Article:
Maria Genné, MEd, Founder and Director of Kairos Alive!, is a dancer, choreographer and educator, recognized as a pioneering leader in the intergenerational interactive participatory performing arts, and arts and health fields. In 2001, Maria developed the award winning program, The Dancing Heart™, featured in the PBS documentary, Arts and the Mind. This research based dance, music and story theater program is designed to tap into the artistry and creativity of older adults and invite them to be collaborators in the artistic process of dance, music and storytelling as well as create measurable health benefits for participants, and cost of care savings for providers.
Liz Lerman is a choreographer, performer, writer, educator, and speaker. Described by the Washington Post as “the source of an epochal revolution in the scope and purposes of dance art,” her dance/theater works have been seen throughout the United States and abroad. Her aesthetic approach spans the range from abstract to personal to political, while her working process emphasizes research, translation between artistic media, and intensive collaboration with dancers, communities, and thinkers from diverse disciplines. She founded Liz Lerman Dance Exchange in 1976 and has cultivated the company’s unique multi-generational ensemble into a leading force in contemporary dance.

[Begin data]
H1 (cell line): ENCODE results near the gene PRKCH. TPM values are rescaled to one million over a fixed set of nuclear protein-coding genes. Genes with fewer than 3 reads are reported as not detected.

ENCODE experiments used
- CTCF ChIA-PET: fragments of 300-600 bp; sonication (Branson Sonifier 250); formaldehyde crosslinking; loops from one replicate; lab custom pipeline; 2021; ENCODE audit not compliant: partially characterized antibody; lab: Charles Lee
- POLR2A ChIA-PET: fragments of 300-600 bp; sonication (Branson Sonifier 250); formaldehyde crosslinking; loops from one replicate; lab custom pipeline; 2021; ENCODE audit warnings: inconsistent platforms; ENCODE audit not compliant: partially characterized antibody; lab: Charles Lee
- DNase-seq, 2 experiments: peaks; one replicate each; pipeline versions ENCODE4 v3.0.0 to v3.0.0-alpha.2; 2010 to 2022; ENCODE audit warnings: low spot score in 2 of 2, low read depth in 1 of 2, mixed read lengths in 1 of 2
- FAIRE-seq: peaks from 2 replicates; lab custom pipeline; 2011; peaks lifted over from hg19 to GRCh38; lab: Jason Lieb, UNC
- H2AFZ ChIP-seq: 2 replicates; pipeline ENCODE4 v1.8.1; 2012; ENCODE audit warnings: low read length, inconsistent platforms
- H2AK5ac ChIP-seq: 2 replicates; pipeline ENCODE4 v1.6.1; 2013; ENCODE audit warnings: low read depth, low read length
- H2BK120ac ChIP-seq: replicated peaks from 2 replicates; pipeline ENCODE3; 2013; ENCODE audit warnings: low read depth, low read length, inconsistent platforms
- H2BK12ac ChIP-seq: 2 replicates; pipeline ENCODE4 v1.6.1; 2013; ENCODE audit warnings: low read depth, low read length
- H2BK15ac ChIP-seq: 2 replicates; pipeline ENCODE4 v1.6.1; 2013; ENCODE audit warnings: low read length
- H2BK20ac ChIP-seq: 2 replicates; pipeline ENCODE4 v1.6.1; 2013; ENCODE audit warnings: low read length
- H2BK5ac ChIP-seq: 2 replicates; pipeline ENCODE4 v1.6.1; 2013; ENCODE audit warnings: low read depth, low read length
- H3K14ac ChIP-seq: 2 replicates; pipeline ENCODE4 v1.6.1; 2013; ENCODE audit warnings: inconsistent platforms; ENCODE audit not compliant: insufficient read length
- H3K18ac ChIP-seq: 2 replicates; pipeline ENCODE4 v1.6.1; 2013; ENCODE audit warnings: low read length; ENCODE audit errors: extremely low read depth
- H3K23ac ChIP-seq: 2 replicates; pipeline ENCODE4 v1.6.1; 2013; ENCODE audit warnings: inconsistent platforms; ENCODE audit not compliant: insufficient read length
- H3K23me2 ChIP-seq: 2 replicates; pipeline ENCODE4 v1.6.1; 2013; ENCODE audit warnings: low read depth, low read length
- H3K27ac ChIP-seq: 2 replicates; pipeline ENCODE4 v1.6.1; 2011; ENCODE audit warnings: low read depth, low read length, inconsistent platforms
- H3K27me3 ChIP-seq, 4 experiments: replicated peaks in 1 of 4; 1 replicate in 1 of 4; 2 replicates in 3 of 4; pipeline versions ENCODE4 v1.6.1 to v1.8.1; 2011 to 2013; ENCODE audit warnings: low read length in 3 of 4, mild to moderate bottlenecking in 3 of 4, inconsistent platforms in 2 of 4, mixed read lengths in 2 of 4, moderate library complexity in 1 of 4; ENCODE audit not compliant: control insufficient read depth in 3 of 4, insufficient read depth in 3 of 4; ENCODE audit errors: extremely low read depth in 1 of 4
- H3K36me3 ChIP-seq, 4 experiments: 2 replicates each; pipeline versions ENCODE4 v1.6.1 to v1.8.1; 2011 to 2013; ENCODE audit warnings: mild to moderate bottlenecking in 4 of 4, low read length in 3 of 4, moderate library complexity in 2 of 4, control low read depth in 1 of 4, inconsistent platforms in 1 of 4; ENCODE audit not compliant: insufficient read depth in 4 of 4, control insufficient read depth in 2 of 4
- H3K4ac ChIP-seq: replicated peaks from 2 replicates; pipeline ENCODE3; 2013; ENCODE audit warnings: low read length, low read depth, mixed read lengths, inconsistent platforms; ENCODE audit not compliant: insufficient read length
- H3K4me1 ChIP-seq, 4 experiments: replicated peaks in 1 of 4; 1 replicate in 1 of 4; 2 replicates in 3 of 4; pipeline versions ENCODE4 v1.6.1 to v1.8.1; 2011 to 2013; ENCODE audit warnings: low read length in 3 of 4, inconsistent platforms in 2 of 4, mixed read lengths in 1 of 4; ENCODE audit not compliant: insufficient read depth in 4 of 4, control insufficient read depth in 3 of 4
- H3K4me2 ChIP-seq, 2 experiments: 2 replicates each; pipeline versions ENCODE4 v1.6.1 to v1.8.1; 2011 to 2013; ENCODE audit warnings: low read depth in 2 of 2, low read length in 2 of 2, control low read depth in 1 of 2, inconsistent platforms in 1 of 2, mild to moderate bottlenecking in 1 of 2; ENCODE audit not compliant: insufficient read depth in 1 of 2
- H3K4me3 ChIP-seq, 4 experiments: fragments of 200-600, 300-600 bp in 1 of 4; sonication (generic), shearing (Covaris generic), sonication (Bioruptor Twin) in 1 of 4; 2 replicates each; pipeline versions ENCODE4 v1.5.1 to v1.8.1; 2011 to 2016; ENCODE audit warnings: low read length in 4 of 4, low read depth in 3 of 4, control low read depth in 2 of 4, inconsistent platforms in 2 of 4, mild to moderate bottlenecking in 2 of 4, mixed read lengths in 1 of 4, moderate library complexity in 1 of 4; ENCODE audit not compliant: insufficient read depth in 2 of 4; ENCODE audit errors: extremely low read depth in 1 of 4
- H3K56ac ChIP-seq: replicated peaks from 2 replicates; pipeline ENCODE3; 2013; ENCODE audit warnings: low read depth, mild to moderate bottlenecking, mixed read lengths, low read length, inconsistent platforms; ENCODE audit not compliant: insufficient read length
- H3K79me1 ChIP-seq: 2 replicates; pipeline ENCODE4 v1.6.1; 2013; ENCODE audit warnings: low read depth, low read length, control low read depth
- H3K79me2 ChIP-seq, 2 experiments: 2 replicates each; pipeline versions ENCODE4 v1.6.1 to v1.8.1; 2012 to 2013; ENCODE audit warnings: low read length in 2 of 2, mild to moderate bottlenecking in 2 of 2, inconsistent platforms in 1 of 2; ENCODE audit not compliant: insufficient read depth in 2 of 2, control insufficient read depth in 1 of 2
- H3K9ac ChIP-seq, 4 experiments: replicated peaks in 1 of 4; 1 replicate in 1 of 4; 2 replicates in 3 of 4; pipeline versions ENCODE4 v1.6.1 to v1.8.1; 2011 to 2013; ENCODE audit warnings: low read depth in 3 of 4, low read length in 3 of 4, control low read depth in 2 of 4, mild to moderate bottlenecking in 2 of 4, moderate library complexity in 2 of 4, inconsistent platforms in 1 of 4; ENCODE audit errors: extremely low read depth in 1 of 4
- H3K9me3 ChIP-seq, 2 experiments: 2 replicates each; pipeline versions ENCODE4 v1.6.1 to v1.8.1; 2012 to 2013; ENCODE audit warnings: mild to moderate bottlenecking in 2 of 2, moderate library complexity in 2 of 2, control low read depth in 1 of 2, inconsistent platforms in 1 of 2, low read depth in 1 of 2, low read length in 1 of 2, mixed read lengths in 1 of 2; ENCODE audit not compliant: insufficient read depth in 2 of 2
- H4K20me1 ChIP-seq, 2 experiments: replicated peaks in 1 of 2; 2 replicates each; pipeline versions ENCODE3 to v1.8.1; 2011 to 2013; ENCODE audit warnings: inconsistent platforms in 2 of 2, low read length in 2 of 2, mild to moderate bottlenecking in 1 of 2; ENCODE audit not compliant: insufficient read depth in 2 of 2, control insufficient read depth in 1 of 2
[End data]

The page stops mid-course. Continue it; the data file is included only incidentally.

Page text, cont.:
Gary Glazner is the Founder and Executive Director of the Alzheimer’s Poetry Project (APP), and author of Dementia Arts: Celebrating Creativity in Elder Care, Health Professions Press, 2014. Glazner is an internationally recognized speaker and expert on using poetry with people living with Alzheimer’s disease and related dementia. The Alzheimer’s Poetry Project has been featured on NBC’s Today show, NPR’s Weekend Edition, Voice of America, and New Zealand National Radio, has been recognized by the National Endowment for the Arts, and was awarded the 2012 MetLife Foundation Creativity and Aging in America Leadership Award in the category of Community Engagement.
Jorge Merced is Associate Artistic Director of New York’s Pregones Theater. An acclaimed theater artist, Jorge trained with Osvaldo Dragún, Eugenio Barba, Miguel Rubio and Teresa Ralli (EITALC 89 – Cuba), Augusto Boal (Brazil & France), and at the Alvin Ailey Center (NY). He is a board member for the National Center for Creative Aging and recently helped develop their Creative Caregiving Guide.
Jane Tygesson is the Founder of Opening Doors and author of the manual Opening Doors to Memory & Imagination to help museums create programs that engage the senses and spark conversation for people with memory loss. She co-founded the “Discover Your Story” program at the Minneapolis Institute of Arts (MIA) in 2008, which has brought more than 3,000 adults in the early and middle stages of Alzheimer’s into the museum with their families, friends, and care partners for interactive tours.